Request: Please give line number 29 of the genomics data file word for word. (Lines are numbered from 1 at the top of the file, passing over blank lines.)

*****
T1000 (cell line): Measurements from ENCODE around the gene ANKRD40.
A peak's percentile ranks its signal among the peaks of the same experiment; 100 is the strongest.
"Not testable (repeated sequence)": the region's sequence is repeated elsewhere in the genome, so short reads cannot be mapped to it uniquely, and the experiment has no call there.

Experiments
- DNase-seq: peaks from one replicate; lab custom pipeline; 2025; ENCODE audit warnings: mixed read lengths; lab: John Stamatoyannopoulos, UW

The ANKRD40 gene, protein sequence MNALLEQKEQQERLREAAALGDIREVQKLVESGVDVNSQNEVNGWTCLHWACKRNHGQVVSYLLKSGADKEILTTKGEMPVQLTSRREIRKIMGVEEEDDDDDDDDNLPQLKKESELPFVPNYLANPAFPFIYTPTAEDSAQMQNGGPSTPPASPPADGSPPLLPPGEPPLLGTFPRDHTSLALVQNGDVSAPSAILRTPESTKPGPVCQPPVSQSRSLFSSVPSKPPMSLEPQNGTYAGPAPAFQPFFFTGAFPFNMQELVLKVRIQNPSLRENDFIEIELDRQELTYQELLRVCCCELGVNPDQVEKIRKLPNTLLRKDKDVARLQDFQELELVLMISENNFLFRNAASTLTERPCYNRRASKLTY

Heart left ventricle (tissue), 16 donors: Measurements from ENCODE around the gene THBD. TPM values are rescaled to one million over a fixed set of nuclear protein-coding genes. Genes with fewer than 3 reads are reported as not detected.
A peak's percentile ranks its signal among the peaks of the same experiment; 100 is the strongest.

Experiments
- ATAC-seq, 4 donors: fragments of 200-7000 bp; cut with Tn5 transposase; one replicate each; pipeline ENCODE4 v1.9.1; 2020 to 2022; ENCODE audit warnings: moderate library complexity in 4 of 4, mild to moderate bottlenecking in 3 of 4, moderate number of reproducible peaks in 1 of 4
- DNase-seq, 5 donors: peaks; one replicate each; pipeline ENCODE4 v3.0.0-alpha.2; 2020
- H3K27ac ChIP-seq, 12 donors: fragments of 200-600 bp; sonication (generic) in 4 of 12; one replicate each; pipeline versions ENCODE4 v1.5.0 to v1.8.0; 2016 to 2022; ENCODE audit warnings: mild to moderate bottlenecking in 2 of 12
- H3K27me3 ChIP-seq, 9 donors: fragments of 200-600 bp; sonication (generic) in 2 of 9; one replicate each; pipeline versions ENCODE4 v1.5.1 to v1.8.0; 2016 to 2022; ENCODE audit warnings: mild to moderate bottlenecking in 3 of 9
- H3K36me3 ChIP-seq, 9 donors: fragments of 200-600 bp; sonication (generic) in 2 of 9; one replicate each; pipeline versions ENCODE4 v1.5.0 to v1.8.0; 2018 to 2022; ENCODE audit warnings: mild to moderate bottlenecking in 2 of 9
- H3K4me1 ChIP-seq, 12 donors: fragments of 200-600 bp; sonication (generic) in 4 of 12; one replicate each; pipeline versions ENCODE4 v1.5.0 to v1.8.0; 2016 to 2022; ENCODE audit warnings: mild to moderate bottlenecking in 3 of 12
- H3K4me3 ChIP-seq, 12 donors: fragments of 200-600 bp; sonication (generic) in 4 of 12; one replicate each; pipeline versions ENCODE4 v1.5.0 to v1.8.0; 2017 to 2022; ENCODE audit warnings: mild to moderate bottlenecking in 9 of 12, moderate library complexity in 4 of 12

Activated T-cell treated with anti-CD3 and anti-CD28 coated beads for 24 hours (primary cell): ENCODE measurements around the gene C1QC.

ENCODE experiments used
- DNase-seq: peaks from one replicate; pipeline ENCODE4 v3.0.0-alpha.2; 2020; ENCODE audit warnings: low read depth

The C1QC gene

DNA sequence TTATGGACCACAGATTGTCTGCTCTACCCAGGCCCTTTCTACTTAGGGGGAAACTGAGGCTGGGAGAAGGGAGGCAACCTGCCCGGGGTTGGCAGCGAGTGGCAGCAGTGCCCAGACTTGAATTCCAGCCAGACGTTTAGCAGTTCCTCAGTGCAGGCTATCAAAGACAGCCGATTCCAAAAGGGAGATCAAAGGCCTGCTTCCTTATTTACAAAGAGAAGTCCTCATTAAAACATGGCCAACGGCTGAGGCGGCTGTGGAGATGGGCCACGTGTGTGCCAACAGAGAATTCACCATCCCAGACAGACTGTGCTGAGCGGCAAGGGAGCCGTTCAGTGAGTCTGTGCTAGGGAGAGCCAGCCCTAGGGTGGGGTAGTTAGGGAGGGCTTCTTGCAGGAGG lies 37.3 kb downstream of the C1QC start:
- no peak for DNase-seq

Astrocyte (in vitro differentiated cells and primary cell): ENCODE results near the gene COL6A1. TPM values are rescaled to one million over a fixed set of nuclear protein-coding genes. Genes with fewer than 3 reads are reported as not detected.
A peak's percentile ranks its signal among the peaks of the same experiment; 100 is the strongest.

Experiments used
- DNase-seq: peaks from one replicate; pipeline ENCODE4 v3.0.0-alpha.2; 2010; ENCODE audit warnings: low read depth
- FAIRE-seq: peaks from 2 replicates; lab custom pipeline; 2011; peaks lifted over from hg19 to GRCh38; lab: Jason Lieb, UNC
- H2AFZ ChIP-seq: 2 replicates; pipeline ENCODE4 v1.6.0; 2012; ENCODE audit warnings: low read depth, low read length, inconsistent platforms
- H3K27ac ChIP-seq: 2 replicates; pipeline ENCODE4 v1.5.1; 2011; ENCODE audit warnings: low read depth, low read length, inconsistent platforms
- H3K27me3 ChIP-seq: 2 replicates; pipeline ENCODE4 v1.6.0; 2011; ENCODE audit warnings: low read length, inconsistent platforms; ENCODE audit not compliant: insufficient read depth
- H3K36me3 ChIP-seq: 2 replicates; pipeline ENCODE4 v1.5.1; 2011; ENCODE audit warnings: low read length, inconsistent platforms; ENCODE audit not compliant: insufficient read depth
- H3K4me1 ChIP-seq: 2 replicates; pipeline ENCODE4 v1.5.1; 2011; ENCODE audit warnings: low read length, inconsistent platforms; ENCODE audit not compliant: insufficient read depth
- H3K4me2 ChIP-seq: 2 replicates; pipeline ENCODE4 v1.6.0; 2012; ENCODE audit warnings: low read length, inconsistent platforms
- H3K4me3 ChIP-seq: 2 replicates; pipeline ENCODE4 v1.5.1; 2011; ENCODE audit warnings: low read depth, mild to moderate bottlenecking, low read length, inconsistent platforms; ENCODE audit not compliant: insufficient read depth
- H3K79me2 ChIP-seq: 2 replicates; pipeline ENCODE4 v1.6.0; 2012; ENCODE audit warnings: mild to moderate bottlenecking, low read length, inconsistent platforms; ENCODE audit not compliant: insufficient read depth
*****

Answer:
- H3K27ac ChIP-seq: 2 replicates; pipeline ENCODE4 v1.5.1; 2011; ENCODE audit warnings: low read depth, low read length, inconsistent platforms